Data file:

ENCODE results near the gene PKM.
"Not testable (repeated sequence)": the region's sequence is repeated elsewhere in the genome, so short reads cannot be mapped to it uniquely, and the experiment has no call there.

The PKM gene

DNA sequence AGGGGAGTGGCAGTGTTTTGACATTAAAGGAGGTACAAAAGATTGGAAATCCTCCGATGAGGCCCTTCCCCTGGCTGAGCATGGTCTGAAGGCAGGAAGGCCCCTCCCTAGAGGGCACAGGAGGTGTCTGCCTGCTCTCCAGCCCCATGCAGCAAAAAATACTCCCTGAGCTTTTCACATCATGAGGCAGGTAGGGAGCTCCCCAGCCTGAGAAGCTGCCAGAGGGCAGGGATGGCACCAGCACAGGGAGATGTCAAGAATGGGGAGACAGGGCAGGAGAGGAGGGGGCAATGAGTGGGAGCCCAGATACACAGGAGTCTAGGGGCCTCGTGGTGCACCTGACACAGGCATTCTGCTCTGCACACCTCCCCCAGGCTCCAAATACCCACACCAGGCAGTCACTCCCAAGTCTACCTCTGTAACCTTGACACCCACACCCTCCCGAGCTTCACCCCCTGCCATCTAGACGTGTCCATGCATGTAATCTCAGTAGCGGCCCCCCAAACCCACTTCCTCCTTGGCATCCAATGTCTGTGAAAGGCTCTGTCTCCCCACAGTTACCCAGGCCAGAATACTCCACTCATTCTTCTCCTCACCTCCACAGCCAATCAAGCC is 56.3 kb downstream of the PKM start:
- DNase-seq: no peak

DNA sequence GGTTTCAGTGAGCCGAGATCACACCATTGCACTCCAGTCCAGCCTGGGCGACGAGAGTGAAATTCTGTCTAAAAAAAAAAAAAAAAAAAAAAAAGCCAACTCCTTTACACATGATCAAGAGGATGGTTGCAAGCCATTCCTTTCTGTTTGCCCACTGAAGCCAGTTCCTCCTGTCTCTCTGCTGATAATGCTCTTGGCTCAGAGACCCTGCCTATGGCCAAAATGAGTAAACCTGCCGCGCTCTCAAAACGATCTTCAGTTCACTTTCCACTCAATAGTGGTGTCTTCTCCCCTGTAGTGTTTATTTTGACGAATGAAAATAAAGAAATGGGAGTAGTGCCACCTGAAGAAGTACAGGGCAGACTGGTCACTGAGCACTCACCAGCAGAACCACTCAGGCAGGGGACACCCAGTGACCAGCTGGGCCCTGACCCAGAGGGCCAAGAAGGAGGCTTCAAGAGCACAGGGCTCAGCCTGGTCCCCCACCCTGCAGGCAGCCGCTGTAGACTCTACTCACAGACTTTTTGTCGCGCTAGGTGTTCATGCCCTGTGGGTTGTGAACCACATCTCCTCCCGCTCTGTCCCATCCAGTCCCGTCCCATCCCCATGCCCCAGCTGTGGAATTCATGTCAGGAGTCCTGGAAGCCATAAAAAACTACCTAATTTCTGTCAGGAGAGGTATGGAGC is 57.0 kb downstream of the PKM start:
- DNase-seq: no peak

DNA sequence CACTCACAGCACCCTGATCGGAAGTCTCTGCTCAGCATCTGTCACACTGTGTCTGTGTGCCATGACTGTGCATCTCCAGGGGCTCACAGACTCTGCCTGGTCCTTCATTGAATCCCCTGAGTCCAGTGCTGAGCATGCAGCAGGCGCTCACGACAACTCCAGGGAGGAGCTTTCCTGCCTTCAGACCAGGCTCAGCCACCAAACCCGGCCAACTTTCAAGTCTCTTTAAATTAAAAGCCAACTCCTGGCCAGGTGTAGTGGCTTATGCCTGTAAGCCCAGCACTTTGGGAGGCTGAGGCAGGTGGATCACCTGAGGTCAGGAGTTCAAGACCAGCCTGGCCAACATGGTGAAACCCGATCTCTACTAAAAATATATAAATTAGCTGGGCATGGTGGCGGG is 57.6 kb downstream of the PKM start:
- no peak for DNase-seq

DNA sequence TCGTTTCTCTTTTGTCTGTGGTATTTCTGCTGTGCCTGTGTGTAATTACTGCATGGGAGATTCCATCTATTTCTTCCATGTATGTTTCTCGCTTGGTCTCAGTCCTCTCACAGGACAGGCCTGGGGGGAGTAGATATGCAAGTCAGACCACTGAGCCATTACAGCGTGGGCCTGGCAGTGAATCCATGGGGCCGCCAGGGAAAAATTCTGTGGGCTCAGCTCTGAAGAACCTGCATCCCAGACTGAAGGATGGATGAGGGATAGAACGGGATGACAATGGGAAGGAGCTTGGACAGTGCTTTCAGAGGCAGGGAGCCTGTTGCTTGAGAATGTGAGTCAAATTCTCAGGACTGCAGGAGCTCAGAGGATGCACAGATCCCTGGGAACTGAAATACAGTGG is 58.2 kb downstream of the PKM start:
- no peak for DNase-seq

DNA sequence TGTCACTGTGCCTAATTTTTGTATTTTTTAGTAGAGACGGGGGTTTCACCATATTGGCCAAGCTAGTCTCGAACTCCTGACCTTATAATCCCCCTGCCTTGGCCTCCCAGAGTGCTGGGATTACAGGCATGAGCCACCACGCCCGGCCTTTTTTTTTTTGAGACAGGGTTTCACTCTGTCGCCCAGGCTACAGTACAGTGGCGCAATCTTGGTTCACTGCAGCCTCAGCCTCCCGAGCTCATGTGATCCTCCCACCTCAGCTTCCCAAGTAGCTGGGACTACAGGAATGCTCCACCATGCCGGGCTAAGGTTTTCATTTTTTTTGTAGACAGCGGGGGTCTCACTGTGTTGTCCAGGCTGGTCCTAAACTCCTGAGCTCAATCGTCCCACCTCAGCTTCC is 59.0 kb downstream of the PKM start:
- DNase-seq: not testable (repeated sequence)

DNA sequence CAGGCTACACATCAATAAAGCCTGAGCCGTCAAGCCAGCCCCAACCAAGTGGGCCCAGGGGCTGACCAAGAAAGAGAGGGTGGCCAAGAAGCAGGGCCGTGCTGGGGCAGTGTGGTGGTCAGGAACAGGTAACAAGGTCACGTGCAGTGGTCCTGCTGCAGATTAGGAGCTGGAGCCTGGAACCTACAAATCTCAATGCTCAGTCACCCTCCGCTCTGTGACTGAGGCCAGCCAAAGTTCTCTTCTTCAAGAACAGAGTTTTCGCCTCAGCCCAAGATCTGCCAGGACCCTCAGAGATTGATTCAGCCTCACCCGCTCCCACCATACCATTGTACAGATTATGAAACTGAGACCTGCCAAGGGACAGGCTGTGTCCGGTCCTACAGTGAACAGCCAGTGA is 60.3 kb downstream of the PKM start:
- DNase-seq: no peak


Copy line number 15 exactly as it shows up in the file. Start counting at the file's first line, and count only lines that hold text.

- DNase-seq: no peak